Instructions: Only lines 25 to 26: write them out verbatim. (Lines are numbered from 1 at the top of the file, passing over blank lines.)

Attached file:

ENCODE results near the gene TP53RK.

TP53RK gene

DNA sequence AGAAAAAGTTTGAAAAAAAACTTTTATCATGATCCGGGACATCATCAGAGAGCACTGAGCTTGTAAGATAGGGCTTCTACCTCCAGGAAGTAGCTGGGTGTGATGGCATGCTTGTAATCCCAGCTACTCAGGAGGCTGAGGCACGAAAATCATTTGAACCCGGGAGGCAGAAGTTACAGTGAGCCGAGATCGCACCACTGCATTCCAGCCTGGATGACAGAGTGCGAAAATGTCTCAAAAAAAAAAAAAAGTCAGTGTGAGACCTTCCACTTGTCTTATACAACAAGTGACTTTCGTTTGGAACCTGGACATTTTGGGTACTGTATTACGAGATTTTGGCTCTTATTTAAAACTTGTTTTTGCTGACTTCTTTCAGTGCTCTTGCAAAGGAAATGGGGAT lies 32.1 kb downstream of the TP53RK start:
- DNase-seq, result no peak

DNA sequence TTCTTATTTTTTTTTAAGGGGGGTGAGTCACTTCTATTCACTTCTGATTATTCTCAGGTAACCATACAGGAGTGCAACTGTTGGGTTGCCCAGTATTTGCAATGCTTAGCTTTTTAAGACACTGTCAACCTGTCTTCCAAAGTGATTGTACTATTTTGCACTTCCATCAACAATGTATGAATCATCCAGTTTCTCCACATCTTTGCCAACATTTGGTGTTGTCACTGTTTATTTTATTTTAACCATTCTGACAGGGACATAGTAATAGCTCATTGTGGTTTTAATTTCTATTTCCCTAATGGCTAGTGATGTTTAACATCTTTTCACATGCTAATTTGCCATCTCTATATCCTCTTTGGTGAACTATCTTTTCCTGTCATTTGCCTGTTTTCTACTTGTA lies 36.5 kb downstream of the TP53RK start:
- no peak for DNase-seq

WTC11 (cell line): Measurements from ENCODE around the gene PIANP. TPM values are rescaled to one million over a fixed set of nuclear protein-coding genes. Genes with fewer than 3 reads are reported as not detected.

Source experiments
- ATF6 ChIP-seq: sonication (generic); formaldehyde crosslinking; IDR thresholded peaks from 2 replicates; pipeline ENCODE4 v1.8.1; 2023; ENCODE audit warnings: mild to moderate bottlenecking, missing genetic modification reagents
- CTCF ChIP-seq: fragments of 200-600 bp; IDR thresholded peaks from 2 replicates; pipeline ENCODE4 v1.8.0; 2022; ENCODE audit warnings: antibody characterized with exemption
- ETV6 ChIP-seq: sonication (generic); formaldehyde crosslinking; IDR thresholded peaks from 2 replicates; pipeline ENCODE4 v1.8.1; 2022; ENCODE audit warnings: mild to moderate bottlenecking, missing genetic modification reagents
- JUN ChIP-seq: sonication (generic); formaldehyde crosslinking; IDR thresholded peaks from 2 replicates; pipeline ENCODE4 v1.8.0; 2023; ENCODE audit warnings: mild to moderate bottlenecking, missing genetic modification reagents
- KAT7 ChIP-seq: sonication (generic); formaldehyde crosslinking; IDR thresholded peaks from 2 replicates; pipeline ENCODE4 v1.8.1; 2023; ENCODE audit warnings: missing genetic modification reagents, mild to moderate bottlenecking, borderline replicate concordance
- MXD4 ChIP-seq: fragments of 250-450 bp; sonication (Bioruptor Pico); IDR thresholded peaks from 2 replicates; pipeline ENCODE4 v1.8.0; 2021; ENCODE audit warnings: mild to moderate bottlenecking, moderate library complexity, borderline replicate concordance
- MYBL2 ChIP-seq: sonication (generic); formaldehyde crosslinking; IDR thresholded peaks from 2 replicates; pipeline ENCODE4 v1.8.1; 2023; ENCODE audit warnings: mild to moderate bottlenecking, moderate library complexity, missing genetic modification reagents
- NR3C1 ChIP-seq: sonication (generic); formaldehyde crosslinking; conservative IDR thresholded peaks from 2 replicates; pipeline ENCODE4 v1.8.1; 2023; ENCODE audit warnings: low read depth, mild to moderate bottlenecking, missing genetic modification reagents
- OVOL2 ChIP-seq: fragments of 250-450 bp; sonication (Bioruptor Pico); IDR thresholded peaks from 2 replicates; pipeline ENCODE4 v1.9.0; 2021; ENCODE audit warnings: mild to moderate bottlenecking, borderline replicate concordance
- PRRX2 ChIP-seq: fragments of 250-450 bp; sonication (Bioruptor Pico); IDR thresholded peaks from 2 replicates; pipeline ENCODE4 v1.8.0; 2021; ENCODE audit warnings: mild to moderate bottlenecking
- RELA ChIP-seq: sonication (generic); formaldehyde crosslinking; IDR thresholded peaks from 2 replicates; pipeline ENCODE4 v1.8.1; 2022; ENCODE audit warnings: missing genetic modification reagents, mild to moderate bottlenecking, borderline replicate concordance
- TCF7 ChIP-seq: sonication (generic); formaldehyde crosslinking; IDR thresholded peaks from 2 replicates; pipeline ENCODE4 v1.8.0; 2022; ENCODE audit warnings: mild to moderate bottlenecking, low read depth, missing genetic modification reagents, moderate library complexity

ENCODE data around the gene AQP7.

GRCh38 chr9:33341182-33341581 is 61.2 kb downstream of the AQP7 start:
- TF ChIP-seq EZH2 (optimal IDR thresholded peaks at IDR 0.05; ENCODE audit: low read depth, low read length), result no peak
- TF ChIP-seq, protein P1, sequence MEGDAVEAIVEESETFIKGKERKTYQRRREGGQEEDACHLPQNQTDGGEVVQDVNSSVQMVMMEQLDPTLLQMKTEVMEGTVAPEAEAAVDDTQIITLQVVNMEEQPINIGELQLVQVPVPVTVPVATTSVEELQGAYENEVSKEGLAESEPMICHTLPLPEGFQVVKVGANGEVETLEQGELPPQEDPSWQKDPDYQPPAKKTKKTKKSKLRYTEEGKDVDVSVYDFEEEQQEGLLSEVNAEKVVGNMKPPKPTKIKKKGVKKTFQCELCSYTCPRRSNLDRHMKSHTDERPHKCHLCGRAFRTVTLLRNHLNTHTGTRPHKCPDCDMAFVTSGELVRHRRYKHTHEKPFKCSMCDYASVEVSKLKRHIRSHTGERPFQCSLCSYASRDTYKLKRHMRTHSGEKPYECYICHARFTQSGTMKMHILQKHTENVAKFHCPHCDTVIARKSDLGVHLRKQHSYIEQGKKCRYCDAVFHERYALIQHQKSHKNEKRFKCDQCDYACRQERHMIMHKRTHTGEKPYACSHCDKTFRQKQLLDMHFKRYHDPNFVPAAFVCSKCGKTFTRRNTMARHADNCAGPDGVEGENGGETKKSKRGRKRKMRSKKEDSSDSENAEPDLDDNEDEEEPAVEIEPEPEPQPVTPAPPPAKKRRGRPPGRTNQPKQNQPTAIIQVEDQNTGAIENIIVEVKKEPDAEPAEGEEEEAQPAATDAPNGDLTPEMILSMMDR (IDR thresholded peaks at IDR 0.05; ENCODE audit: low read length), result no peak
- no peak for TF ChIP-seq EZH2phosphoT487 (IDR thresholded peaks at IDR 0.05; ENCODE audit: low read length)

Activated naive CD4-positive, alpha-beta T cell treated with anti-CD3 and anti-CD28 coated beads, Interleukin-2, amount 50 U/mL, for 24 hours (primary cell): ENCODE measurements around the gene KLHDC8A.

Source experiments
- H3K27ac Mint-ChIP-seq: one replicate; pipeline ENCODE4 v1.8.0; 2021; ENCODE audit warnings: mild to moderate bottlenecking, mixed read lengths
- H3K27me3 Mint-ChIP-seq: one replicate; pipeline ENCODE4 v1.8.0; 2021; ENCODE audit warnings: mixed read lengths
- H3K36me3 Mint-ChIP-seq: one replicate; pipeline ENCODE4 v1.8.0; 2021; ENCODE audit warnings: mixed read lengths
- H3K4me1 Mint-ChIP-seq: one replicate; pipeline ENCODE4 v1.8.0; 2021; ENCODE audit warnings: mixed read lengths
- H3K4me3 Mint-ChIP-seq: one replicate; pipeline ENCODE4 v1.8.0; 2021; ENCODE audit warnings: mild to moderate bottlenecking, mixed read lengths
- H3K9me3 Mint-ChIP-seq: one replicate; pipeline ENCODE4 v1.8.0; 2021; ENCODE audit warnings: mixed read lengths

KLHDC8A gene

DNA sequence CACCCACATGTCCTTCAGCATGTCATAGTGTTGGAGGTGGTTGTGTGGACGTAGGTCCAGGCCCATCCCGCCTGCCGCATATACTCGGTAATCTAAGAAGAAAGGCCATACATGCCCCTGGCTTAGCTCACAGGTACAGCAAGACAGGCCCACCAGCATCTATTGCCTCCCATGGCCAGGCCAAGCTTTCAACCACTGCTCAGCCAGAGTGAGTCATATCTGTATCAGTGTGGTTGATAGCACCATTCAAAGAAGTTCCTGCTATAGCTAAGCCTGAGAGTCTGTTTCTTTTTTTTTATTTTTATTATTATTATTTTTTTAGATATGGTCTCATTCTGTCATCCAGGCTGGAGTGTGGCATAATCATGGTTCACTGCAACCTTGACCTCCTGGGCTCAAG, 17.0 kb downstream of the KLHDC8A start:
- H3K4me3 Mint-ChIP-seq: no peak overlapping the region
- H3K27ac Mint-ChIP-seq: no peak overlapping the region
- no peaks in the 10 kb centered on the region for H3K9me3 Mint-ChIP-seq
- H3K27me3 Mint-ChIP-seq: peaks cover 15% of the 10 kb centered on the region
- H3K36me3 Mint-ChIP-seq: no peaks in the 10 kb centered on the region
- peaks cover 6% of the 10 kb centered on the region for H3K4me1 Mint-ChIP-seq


- no peak for TF ChIP-seq EZH2phosphoT487 (IDR thresholded peaks at IDR 0.05; ENCODE audit: low read length)

Activated naive CD4-positive, alpha-beta T cell treated with anti-CD3 and anti-CD28 coated beads, Interleukin-2, amount 50 U/mL, for 24 hours (primary cell): ENCODE measurements around the gene KLHDC8A.